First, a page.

Overdose and Brain Damage

Overdose and Brain Damage

There are several possible problems that can result from overdose, including brain damage. A drug or alcohol overdose is a serious matter, and if a patient survives then her brain functioning may be impaired permanently.

How Drug Overdose Can Harm the Brain

Drug or alcohol overdose can initiate the following problems that may result in brain damage:

  • Hypoxia. This occurs when insufficient levels oxygen get to the brain. Overdose slows brain activity and interferes with respiratory function, which may cause seizures and clog lung passages to slow oxygen from getting to the brain. When the brain does not receive oxygen for even a few minutes, severe brain damage or death may occur.
  • Stroke. Overdose impairs brain activity which has a direct link on cardiac function. Cardiac arrhythmia and cardiac arrest can cause a stroke which leaves severe permanent damage to the brain. Stroke is a common side effect of many drugs.
  • Disease. Drug or alcohol overdose poisons the body with toxins, which can cause many brain diseases from infection, organ damage, seizures and metabolic abnormalities.
  • Tumor. Some drugs can cause brain tumors (malignant or benign). By taking excessive amounts of drugs, certainly in an overdose experience, one greatly increases the chances of developing a brain tumor. Brain tumors will cut off blood supply to healthy brain cells and impair brain function.
  • Traumatic brain injury (TBI). Overdose can also indirectly cause brain damage or injury. Highly intoxicated people are more likely to fall, become concussed or receive a blow to head. Traumatic brain injury can cause coma and other psychological disabilities.

The effects of drug or alcohol overdose on the brain can cause both temporary and permanent damage. Certain areas of the brain may never be able to function as they used to. The consequences may cause cognitive, emotional, behavioral and even physical impairment.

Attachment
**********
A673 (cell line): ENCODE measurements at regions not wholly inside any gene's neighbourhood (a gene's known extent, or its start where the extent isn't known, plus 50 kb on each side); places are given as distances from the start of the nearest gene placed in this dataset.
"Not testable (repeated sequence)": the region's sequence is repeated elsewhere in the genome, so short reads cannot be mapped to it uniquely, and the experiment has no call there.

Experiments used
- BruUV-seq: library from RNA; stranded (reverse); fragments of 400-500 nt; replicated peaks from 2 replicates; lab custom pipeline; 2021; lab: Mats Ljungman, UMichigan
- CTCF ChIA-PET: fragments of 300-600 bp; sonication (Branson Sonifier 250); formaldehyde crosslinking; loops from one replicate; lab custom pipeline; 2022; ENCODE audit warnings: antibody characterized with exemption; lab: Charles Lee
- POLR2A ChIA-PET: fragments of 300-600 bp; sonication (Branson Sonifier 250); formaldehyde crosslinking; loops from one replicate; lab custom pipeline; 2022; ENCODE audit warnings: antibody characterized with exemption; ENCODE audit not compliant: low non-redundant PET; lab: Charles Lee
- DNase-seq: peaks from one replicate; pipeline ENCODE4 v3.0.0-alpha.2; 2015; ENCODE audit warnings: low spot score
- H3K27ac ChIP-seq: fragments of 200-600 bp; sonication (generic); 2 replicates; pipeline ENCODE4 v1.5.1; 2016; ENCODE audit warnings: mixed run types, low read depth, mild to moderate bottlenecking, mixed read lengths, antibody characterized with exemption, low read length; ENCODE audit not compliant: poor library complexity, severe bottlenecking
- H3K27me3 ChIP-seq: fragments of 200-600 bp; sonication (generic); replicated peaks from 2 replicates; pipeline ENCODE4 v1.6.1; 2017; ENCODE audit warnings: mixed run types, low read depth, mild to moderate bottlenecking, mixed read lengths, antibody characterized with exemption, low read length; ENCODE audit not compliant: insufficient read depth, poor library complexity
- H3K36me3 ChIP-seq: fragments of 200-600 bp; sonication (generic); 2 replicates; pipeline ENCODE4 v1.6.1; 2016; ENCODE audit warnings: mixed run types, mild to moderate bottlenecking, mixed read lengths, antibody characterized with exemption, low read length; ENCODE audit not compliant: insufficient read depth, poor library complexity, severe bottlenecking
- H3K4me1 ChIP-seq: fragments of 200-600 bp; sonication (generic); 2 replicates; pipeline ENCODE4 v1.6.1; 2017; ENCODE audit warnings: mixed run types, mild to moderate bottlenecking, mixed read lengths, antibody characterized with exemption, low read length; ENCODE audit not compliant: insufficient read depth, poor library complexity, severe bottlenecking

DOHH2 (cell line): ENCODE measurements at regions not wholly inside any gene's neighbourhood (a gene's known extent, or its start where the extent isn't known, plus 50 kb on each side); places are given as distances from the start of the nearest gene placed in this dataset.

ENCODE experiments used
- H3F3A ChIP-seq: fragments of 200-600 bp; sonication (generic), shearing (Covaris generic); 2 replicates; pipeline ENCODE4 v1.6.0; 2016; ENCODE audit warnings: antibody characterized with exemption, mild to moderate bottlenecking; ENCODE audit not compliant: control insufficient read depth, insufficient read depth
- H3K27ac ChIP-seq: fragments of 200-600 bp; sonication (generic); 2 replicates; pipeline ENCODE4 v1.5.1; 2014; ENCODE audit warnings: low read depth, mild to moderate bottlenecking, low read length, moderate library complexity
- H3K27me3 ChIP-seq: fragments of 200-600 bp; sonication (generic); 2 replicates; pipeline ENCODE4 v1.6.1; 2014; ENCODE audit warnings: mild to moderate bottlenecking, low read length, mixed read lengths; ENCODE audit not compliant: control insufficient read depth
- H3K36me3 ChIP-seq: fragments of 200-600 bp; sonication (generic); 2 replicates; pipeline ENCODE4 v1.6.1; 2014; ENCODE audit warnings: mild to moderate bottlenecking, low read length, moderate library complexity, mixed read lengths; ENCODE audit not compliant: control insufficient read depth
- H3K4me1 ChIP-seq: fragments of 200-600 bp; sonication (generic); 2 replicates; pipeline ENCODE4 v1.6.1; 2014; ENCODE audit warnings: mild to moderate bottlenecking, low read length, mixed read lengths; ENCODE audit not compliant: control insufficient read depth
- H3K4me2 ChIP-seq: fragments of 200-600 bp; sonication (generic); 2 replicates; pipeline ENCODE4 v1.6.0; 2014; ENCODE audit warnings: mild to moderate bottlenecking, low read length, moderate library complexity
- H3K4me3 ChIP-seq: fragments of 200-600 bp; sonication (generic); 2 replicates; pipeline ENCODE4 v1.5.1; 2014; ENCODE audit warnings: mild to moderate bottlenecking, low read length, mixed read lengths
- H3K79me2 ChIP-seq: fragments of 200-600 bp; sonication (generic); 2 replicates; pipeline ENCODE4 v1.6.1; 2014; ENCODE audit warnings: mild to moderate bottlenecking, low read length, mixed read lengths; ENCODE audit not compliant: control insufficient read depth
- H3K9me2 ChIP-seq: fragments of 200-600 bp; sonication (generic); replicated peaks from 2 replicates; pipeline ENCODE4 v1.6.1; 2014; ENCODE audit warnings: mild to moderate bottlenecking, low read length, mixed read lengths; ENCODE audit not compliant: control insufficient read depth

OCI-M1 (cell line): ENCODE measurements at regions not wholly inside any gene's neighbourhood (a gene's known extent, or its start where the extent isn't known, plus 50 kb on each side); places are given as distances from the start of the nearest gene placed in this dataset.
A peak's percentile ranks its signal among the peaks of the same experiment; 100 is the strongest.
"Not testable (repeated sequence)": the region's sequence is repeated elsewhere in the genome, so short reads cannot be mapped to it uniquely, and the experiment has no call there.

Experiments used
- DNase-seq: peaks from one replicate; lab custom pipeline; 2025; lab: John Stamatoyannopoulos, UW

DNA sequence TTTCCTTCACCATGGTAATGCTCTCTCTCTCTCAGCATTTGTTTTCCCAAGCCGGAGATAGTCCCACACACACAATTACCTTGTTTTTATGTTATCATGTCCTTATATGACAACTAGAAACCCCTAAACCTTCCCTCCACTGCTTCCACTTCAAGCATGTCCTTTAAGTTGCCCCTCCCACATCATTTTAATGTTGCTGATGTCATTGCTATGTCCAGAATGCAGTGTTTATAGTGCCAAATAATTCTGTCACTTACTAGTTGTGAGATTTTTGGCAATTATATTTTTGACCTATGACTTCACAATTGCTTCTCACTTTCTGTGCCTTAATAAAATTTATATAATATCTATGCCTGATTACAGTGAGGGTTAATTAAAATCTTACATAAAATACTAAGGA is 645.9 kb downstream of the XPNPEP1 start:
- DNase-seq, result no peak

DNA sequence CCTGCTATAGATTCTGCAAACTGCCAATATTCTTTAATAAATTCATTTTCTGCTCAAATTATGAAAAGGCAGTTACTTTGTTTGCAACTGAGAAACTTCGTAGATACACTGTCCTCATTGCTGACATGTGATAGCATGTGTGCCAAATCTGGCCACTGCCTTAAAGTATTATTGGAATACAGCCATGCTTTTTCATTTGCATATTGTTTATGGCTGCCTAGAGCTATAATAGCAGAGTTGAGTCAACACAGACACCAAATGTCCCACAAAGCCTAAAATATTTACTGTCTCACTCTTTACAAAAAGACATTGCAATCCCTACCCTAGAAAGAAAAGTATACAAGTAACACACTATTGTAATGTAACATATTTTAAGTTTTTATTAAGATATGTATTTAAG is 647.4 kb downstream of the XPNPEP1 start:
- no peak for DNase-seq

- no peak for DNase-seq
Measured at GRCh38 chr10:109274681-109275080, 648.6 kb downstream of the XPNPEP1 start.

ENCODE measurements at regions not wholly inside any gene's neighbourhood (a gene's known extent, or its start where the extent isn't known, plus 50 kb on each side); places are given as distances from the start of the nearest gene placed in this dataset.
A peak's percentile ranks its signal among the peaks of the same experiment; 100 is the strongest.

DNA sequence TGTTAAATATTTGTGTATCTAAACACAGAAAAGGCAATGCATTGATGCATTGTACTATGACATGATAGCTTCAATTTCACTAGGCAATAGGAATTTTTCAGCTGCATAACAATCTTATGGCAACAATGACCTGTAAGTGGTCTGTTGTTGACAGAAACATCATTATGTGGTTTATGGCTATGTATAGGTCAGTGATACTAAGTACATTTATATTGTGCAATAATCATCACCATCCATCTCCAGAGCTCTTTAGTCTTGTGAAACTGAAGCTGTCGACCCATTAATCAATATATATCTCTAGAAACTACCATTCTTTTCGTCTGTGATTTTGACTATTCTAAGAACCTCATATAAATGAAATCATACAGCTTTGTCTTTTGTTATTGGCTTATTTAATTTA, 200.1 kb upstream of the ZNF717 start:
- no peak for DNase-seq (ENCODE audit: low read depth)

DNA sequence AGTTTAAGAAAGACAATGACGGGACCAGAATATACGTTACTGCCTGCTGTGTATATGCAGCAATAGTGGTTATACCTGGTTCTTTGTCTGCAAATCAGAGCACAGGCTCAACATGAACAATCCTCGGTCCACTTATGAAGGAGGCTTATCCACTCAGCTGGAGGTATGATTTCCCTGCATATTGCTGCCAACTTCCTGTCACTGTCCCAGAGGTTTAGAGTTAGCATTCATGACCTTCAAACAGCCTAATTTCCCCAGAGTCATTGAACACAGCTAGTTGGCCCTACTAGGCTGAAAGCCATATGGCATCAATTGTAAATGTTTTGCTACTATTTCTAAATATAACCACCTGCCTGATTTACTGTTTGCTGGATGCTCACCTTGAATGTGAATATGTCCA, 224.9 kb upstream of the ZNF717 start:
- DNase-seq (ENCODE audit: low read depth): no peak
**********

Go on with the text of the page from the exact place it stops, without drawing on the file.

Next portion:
What Happens during an Overdose?

A drug or alcohol overdose may be accidental or intentional. Substance abuse, mixing drugs or being sensitive to a certain drug can all cause toxicity or overdose. People should only take medications as directed to avoid overdose, otherwise drugs act as poison.

Illicit drugs pose extra risk because there is no safe dose to take. Individuals will find illicit drugs toxic at all different doses; predicting how much of an illegal drug will cause overdose is impossible. When taken as directed, a drug will be metabolized to avoid toxicity and other adverse side effects, but when abused a person’s body cannot detox the drug fast enough, resulting in overdose.

Aside from temporary or permanent brain damage, drug or alcohol overdose can cause the following issues:

  • Problems with vitals (temperature, heart rate, respiratory rate and blood pressure)
  • Sleepiness, unconsciousness or coma
  • Nausea and vomiting, abdominal pain, diarrhea, vomiting blood
  • Chest pain
  • Heart, lung and other organ damage
  • Worsening of a chronic disease (asthma, chest pains, etc.)

Do not gamble your life away because of a drug high. Seek help now for your drug abuse.